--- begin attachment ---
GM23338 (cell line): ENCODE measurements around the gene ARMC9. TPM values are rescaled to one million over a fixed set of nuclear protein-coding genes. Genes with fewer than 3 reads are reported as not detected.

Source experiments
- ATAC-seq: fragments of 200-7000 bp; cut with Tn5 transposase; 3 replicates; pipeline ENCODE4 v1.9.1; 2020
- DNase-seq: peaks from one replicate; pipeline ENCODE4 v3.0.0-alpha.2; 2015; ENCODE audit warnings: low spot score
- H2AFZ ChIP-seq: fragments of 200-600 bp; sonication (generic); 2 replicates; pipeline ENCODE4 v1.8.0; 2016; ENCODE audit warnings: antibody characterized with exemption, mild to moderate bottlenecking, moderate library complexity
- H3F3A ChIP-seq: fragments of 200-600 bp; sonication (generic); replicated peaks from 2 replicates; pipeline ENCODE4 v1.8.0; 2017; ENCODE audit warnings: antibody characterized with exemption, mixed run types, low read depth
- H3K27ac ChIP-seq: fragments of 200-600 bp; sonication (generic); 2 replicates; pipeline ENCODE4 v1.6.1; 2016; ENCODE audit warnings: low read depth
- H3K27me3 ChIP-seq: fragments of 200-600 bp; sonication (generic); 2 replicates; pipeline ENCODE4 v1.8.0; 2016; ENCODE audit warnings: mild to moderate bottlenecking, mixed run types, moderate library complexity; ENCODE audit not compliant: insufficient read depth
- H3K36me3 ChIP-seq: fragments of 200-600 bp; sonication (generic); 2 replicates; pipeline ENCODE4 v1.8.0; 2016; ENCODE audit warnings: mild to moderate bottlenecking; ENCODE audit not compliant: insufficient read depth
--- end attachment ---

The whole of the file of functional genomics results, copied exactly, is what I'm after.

GM23338 (cell line): ENCODE measurements around the gene ARMC9. TPM values are rescaled to one million over a fixed set of nuclear protein-coding genes. Genes with fewer than 3 reads are reported as not detected.

Source experiments
- ATAC-seq: fragments of 200-7000 bp; cut with Tn5 transposase; 3 replicates; pipeline ENCODE4 v1.9.1; 2020
- DNase-seq: peaks from one replicate; pipeline ENCODE4 v3.0.0-alpha.2; 2015; ENCODE audit warnings: low spot score
- H2AFZ ChIP-seq: fragments of 200-600 bp; sonication (generic); 2 replicates; pipeline ENCODE4 v1.8.0; 2016; ENCODE audit warnings: antibody characterized with exemption, mild to moderate bottlenecking, moderate library complexity
- H3F3A ChIP-seq: fragments of 200-600 bp; sonication (generic); replicated peaks from 2 replicates; pipeline ENCODE4 v1.8.0; 2017; ENCODE audit warnings: antibody characterized with exemption, mixed run types, low read depth
- H3K27ac ChIP-seq: fragments of 200-600 bp; sonication (generic); 2 replicates; pipeline ENCODE4 v1.6.1; 2016; ENCODE audit warnings: low read depth
- H3K27me3 ChIP-seq: fragments of 200-600 bp; sonication (generic); 2 replicates; pipeline ENCODE4 v1.8.0; 2016; ENCODE audit warnings: mild to moderate bottlenecking, mixed run types, moderate library complexity; ENCODE audit not compliant: insufficient read depth
- H3K36me3 ChIP-seq: fragments of 200-600 bp; sonication (generic); 2 replicates; pipeline ENCODE4 v1.8.0; 2016; ENCODE audit warnings: mild to moderate bottlenecking; ENCODE audit not compliant: insufficient read depth